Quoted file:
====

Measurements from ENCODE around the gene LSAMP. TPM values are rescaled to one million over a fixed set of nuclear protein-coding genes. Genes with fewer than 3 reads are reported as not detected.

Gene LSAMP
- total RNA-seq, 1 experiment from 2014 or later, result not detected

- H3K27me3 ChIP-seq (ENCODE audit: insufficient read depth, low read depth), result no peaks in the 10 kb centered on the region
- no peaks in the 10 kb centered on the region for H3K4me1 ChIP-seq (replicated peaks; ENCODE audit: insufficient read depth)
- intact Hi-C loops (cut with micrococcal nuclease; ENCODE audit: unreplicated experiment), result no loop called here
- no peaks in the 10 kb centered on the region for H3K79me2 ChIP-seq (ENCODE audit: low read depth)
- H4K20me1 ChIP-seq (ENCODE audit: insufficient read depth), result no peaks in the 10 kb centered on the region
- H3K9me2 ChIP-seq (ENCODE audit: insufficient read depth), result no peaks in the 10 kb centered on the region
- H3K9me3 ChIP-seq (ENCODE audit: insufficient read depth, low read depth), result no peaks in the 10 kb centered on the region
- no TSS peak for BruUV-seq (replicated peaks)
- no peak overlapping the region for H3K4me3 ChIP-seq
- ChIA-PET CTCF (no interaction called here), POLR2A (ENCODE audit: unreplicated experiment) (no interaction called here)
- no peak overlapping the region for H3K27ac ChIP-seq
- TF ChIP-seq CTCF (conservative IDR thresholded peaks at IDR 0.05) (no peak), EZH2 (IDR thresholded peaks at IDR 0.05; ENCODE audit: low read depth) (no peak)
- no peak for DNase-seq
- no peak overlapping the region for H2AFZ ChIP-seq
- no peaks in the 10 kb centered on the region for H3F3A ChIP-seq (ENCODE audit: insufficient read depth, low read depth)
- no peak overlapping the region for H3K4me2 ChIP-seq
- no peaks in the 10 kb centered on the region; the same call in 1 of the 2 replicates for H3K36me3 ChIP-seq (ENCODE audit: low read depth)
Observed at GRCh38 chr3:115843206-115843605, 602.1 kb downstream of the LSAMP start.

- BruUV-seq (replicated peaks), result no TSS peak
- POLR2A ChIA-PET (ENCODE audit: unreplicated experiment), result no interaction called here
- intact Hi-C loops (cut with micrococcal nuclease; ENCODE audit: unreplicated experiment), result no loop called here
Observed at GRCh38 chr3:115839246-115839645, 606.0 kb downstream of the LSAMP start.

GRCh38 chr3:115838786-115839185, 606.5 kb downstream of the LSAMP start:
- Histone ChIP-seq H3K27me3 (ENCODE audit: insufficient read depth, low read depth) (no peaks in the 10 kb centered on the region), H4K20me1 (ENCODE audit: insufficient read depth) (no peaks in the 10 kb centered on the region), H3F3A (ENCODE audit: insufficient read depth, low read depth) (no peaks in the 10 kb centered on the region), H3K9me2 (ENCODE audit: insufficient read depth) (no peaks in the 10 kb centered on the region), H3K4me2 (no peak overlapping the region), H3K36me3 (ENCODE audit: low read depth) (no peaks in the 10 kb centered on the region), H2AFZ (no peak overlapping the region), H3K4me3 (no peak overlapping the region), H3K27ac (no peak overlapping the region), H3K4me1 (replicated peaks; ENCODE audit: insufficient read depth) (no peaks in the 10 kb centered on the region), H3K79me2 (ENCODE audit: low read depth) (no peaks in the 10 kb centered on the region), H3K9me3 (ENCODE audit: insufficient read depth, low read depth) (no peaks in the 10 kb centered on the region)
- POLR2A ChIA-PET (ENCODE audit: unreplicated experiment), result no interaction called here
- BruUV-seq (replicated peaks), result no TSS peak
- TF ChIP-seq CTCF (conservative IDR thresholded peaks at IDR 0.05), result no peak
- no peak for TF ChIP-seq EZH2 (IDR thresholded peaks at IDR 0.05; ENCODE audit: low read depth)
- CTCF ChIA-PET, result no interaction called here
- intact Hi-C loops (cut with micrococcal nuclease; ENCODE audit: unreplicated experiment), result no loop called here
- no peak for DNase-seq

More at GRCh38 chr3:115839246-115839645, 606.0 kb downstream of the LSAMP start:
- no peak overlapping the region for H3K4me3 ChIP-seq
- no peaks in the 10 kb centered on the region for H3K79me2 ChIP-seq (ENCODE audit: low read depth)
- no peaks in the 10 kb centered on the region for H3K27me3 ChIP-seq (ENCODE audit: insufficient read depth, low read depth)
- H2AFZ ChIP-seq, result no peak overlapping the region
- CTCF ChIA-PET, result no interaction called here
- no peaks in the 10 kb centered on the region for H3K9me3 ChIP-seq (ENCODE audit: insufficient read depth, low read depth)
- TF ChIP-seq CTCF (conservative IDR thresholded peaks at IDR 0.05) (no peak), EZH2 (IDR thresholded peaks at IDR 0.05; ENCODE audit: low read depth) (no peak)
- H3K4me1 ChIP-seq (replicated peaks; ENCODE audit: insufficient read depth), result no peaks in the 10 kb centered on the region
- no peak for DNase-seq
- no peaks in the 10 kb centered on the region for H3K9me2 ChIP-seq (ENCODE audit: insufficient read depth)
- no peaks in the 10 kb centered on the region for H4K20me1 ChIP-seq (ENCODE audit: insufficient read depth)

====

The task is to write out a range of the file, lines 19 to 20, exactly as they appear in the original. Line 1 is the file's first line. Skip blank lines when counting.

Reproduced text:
- no peak overlapping the region for H3K4me2 ChIP-seq
- no peaks in the 10 kb centered on the region; the same call in 1 of the 2 replicates for H3K36me3 ChIP-seq (ENCODE audit: low read depth)